By Tim Relf
SHEEP prices have rallied in recent weeks, despite the lack of response to the private storage aid scheme.
The scheme, introduced by Brussels in a bid to prop up the market, had attracted no response from GB traders as last Wednesdays (March 25) closing date passed. In Northern Ireland and the Irish Republic, 113t and 20t, respectively, had been covered.
Concerns over the end use of stored meat discouraged use of the scheme, said Duncan Sinclair of the Meat and Livestock Commission.
Chief executive of the ANM group, Brian Pack, said: “There are easier ways of losing money in the meat business than trying to sell frozen hoggets in July.”
The compensation was worth £19 a lamb, but current buying prices plus costs of £6 per hogget would demand a selling-out price of more than £30 in July, said Mr Pack. “I cannot see that, being realistic. And I am also reasonably confident that most of the backlog of hoggets has been cleared.”
Any effects of the PSA were small and short-lived, said John Kearns of south west abattoir Lloyd Maunder. It had an indirect effect, though, prompting farmers to delay selling sheep anticipating a price rise – which, in itself, boosted open market values. But when more sheep came on to the market, prices fell again.
The strength of Sterling remains the number one issue for Mr Kearns. The &Pound was worth FF10.37 on Monday (March 30).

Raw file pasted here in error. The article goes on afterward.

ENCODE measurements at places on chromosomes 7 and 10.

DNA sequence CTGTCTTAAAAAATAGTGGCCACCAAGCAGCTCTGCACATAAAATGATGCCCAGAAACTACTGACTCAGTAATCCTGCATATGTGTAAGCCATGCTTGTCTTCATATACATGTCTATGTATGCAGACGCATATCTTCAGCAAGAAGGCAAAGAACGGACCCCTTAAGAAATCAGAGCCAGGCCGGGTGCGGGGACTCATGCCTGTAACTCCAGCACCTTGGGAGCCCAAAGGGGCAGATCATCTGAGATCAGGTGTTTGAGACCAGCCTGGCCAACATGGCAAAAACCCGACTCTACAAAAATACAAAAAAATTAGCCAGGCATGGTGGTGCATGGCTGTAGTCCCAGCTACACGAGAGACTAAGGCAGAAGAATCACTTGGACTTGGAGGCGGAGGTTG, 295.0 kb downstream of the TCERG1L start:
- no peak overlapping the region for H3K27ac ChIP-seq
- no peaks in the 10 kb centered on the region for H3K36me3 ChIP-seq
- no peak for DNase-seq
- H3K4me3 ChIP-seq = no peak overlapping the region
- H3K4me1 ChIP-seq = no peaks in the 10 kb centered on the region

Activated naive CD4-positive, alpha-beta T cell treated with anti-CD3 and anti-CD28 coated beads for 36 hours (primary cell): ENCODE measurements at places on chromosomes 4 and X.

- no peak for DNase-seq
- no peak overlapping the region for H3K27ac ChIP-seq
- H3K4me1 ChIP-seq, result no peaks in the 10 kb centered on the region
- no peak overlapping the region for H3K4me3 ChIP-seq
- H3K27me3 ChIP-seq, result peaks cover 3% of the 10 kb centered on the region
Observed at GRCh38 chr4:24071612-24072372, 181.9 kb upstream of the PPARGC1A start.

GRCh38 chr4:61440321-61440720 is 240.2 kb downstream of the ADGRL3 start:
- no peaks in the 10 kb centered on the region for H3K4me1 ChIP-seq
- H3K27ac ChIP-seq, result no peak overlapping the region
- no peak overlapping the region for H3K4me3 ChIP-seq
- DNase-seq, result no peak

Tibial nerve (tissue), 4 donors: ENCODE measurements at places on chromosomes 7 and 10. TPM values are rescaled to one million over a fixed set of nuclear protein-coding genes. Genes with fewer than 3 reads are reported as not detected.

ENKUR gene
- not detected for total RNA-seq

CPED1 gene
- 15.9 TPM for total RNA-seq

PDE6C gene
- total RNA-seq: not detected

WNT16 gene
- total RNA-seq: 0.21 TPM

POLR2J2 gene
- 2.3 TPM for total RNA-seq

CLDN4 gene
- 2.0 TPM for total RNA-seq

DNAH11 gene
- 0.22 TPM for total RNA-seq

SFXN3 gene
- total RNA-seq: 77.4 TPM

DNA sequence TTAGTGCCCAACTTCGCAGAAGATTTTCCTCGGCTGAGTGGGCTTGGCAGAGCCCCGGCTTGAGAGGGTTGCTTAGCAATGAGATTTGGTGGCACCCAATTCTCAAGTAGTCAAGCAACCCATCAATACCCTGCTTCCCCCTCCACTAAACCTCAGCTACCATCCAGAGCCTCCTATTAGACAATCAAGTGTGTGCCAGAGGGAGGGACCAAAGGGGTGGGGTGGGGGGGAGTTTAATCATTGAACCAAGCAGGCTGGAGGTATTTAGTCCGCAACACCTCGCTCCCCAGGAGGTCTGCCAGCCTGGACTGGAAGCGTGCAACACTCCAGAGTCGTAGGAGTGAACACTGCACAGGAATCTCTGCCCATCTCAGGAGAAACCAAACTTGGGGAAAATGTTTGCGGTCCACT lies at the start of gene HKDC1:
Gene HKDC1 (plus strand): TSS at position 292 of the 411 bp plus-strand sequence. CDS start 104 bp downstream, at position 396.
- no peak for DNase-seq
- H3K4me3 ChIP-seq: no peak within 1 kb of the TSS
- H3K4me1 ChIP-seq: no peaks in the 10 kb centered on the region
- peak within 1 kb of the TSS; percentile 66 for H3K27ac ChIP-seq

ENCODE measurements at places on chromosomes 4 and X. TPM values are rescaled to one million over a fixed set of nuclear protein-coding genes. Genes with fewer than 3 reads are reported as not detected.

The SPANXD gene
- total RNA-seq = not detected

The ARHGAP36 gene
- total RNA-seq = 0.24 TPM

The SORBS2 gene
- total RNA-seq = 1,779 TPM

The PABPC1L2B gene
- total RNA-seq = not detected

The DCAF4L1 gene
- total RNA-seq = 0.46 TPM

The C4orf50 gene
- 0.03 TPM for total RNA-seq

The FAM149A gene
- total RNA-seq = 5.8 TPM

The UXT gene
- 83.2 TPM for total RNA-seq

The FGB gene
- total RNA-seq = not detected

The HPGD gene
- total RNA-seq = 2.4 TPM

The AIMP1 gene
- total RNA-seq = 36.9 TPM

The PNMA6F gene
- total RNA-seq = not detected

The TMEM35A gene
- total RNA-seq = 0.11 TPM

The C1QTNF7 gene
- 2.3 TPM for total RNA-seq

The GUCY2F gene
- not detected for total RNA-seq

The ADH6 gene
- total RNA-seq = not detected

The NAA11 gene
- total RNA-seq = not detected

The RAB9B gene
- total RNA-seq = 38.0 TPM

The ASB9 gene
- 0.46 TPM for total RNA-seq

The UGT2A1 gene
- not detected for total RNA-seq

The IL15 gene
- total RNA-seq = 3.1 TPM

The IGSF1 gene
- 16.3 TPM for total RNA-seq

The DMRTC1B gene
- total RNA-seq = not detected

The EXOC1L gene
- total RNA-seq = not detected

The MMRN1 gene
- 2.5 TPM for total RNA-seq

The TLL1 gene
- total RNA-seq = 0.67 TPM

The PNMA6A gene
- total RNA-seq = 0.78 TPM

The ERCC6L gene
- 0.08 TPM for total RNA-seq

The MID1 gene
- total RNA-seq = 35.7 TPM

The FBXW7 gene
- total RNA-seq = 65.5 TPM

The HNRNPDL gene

NFU livestock committee adviser Dafydd Owen said the applications to PSA, accounting for the equivalent of about 7000 sheep from Northern and Southern Ireland, were “not insignificant”.
But the real factor driving the trade up has been the disappearance of the backlog which built up as farmers postponed selling sheep at the end of last year.
“The bulge has been cleared, which is good news,” said Mr Owen. “We seem to have put the worst of the depressed market behind us.”
Auctioneer Rob Meadmore at Hay-on-Wye said the recent rally in prices encouraged bigger marketings. “There were tegs out there, waiting for the trade. A lot of sheep have now been sold for £40 or more – which is a lot better than what they were worth.”
The outlook remains good for the best, said Mr Meadmore. But with the end of the hogget season in sight, too many are being offered under-finished as producers rush them to market, he added.
For this and other stories, see Farmers Weekly, 3-9 April, 1998